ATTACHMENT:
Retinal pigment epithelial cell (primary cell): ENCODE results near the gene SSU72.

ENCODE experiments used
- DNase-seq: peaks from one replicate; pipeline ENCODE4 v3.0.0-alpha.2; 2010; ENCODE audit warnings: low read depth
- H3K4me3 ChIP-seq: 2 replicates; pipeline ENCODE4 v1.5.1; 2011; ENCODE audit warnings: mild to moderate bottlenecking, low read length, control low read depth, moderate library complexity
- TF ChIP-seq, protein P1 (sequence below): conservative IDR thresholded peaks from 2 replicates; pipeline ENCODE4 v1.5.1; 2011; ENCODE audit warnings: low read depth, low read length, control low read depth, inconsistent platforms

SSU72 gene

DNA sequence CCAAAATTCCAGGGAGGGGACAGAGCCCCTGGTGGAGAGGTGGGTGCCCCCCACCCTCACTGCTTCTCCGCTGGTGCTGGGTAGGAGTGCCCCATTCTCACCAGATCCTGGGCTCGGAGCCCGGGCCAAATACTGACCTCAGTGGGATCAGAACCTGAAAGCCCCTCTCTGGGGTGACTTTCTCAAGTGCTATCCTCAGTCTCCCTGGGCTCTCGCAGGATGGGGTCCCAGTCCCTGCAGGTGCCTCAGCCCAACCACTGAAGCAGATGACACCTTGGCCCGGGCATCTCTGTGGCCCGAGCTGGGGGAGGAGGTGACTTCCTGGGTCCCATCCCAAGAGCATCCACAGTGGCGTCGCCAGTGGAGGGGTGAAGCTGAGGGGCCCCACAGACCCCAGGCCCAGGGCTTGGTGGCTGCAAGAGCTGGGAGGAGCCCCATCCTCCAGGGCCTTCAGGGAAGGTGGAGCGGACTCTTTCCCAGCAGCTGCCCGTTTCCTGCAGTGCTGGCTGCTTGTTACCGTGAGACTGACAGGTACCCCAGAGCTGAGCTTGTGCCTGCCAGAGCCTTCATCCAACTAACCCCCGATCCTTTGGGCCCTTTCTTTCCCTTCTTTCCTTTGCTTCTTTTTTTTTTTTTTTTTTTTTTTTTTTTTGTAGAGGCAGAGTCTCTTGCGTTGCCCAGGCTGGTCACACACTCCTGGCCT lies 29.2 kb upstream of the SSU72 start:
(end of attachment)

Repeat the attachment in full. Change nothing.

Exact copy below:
Retinal pigment epithelial cell (primary cell): ENCODE results near the gene SSU72.

ENCODE experiments used
- DNase-seq: peaks from one replicate; pipeline ENCODE4 v3.0.0-alpha.2; 2010; ENCODE audit warnings: low read depth
- H3K4me3 ChIP-seq: 2 replicates; pipeline ENCODE4 v1.5.1; 2011; ENCODE audit warnings: mild to moderate bottlenecking, low read length, control low read depth, moderate library complexity
- TF ChIP-seq, protein P1 (sequence below): conservative IDR thresholded peaks from 2 replicates; pipeline ENCODE4 v1.5.1; 2011; ENCODE audit warnings: low read depth, low read length, control low read depth, inconsistent platforms

SSU72 gene

DNA sequence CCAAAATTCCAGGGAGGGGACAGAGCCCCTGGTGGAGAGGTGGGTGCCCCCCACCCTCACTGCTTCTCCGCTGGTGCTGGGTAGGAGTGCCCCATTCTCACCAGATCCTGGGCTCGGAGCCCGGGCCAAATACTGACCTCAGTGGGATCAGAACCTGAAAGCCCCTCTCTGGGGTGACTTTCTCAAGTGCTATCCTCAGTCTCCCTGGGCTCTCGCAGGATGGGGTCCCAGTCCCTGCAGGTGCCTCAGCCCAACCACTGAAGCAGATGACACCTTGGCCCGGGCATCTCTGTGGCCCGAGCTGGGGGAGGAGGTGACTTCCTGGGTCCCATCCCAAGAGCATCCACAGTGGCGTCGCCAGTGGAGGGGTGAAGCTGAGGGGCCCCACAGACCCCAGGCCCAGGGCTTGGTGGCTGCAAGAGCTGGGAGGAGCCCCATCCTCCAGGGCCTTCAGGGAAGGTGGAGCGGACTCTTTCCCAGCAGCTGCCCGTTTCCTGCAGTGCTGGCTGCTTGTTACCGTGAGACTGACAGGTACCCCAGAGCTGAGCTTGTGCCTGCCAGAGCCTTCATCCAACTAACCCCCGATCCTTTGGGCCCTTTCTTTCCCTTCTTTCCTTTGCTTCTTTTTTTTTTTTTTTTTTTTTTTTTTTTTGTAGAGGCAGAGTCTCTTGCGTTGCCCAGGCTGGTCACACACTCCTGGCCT lies 29.2 kb upstream of the SSU72 start: